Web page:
Wastewater plant on schedule

20:01, Jan 23 2013
timaru wastewater
ALL GO: Timaru District's new wastewater treatment plant is taking shape.

About one-third of the work on the Timaru district's new $15 million wastewater treatment project in Aorangi Rd is now complete.

Originally the project included a buffer period, with work expected to be completed about six weeks ahead of the December 2013 project completion date.

Three floods and heavy rain in August and September meant subcontractors forming the three ponds on the 48-hectare site lost a lot of time, district council drainage and water manager Grant Hall said yesterday. Much of the site was under water from July to October, with minimal earthwork possible.

Some of that time had been made up, and Mr Hall was confident the December completion date would be met.

The all-up cost of the project, including piping treated liquid from the Geraldine, Pleasant Point and Temuka schemes to the Aorangi Rd maturation pond, new sewer pipes in Timaru city, splitting of commercial and domestic waste, and the Aorangi Rd project, will set the council back more than $40m.

The new treatment system has been designed to meet the district's needs for at least the next 50 years. It is also required to ensure wastewater treatment was to the higher level now required for schemes with ocean outfalls.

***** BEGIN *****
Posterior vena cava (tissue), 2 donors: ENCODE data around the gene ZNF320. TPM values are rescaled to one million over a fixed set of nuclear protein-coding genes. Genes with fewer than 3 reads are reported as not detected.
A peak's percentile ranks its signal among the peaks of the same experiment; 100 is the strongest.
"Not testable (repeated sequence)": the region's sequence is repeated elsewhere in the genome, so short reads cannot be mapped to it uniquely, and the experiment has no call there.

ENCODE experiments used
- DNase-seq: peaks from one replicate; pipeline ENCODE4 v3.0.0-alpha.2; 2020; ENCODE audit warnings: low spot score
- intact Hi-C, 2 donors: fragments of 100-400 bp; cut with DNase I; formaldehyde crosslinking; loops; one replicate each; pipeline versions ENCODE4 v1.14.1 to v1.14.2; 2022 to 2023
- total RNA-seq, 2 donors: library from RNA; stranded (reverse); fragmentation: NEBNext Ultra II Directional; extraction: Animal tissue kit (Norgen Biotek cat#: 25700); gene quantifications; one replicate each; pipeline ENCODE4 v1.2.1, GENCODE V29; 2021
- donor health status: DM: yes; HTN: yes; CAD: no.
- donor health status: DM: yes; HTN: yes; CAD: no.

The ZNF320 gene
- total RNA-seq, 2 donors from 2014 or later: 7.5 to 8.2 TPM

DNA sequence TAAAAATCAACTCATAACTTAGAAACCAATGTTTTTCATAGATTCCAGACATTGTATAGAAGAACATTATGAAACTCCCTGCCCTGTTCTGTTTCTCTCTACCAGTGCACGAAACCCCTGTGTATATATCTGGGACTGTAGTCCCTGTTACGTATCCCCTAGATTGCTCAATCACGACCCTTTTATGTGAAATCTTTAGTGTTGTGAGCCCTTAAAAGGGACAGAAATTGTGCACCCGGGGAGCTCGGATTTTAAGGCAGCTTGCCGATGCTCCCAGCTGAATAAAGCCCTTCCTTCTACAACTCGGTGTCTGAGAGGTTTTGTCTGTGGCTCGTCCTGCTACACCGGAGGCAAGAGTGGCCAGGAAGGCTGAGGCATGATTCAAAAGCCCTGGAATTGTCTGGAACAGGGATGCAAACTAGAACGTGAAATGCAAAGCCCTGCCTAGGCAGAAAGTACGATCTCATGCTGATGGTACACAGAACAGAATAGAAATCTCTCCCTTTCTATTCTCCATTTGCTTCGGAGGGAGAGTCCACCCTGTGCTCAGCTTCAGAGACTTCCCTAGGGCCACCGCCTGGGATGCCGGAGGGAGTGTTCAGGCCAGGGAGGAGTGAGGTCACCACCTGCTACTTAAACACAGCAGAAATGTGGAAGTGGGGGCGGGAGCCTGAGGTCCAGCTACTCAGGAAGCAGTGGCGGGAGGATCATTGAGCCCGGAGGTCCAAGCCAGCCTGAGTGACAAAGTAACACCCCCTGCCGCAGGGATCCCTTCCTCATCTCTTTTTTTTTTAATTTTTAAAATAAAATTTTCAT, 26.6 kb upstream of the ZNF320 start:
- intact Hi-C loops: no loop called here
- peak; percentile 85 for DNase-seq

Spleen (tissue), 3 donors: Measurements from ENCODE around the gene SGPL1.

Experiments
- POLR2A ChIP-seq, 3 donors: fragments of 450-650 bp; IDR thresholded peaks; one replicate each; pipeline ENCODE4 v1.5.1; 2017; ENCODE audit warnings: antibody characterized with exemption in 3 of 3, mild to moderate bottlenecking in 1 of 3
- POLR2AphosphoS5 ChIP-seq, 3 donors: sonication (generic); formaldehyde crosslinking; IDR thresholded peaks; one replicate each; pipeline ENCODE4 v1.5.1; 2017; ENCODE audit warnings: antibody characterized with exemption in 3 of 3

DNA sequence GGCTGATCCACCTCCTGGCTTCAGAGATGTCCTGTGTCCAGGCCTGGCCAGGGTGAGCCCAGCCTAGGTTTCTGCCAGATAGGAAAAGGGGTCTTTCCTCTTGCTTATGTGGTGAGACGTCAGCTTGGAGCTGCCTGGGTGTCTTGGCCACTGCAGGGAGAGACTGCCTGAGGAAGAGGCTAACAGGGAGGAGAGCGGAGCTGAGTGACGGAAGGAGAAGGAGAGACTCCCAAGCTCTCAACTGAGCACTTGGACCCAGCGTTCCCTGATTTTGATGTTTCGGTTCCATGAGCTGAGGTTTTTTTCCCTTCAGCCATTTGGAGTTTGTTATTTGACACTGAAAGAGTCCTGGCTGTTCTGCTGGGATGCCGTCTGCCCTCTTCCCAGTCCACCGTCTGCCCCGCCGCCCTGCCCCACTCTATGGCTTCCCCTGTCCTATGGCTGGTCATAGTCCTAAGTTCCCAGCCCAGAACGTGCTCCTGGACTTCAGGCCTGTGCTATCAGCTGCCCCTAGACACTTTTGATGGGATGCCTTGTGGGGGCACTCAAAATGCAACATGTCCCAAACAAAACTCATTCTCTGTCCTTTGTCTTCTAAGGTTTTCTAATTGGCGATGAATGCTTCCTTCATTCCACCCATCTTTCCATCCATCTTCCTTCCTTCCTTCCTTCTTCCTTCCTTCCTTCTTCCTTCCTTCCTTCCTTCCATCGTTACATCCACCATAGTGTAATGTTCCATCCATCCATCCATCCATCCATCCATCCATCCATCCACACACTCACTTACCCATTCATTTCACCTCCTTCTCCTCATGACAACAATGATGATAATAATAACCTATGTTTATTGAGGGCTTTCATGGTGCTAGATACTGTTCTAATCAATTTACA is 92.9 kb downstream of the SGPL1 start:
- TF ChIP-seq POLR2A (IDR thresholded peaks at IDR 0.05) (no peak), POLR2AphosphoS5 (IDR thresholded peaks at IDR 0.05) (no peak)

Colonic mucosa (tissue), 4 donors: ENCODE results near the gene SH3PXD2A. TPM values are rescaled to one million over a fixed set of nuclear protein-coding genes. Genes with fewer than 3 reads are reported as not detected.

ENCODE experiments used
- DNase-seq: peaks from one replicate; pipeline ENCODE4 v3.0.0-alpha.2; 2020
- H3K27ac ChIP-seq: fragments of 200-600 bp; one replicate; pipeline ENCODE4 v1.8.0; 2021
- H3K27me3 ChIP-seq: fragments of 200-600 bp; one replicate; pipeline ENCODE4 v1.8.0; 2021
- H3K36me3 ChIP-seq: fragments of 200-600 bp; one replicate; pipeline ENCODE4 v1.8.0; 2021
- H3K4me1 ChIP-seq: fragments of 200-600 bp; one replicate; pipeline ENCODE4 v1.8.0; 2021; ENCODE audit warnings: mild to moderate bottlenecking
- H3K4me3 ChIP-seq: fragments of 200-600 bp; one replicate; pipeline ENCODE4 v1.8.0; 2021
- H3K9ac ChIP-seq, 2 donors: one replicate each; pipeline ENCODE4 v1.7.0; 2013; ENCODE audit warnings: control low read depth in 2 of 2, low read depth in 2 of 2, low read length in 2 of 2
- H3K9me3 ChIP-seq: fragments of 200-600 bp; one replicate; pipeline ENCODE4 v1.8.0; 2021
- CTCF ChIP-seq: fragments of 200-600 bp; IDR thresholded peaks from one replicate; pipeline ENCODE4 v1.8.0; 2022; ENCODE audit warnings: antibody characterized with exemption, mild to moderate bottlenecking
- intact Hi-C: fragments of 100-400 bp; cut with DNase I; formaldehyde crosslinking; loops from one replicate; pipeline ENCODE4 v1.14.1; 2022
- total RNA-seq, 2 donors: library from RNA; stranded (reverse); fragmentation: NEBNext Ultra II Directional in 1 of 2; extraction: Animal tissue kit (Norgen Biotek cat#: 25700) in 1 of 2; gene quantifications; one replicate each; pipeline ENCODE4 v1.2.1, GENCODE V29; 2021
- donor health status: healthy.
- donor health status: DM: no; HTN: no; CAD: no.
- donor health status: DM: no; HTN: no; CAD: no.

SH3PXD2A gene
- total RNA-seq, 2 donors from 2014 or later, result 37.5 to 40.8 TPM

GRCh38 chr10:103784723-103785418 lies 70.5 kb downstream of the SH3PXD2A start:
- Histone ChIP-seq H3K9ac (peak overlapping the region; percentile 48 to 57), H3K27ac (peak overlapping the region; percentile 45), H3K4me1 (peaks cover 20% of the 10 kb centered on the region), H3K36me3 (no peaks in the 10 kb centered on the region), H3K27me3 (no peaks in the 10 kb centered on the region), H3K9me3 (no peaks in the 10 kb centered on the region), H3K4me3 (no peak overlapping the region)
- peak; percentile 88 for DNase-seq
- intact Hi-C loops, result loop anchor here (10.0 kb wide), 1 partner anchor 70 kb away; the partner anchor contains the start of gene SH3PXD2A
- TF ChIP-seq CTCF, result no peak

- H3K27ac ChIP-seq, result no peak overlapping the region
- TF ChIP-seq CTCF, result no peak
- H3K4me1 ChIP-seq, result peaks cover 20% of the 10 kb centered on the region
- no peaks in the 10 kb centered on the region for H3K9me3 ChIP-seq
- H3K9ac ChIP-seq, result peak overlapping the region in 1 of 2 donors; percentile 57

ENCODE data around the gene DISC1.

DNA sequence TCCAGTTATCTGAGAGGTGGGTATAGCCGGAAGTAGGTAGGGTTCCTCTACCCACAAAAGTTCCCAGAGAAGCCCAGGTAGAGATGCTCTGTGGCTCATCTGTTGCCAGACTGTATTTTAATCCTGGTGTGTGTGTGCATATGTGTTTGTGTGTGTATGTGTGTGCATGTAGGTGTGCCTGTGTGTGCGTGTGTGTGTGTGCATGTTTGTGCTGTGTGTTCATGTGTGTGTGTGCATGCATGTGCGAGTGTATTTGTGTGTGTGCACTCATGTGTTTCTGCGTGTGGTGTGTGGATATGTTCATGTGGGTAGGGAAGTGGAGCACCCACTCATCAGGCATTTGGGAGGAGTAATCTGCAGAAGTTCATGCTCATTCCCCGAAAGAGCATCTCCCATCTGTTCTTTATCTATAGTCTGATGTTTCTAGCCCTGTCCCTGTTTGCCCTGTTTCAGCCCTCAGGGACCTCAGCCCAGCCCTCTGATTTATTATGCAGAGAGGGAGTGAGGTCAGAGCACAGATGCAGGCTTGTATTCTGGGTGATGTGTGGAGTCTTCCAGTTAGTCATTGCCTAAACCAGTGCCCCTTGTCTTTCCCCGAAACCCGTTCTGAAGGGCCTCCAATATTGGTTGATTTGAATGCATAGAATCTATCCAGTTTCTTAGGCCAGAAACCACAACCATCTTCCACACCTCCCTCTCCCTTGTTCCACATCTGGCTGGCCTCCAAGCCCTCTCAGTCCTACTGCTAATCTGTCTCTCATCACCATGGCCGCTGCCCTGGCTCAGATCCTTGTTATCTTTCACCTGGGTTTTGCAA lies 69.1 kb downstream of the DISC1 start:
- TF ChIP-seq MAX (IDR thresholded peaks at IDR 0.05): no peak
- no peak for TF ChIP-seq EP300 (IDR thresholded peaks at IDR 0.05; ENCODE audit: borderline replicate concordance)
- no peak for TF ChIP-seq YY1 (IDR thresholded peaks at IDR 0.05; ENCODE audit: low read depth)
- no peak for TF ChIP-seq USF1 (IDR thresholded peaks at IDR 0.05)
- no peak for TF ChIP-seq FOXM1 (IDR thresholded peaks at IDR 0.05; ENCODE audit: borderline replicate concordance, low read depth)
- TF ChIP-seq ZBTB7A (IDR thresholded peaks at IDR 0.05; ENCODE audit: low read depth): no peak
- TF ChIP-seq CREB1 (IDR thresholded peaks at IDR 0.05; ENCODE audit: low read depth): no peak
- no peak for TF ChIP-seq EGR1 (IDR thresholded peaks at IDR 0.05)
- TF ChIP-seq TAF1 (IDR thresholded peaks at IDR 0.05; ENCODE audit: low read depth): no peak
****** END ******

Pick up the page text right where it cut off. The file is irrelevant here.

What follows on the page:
Between 25 and 30 staff are working on site at present, with that number expected to increase to closer to 40 towards the end of the contract. While Downer was the main contractor, Mr Hall said the subcontractors were mostly local companies. About $1m worth of work is being carried out each week at present.

About 200,000 cubic metres of the 565,000 cubic metres of material being shifted to form the two treatment ponds, maturation pond and 10-hectare wetland, has now been excavated. The ponds and wetland are capable of holding a similar amount of liquid as 200 Olympic-sized swimming pools.

Silt from the site, which needs to be excavated to form the ponds, is being used to line them. At this stage enough silt has been harvested to line the completed sections of the ponds with none needing to be bought and transported in. Using a synthetic liner would have added millions of dollars to the project. By comparison the synthetic cover on the town's two-hectare water reservoir cost $500,000 15 years ago.

One of the next major phases of the project involves installing the pre-cast concrete sections of the screening structure. Substantial piping work is still required over much of the site.

The Timaru Herald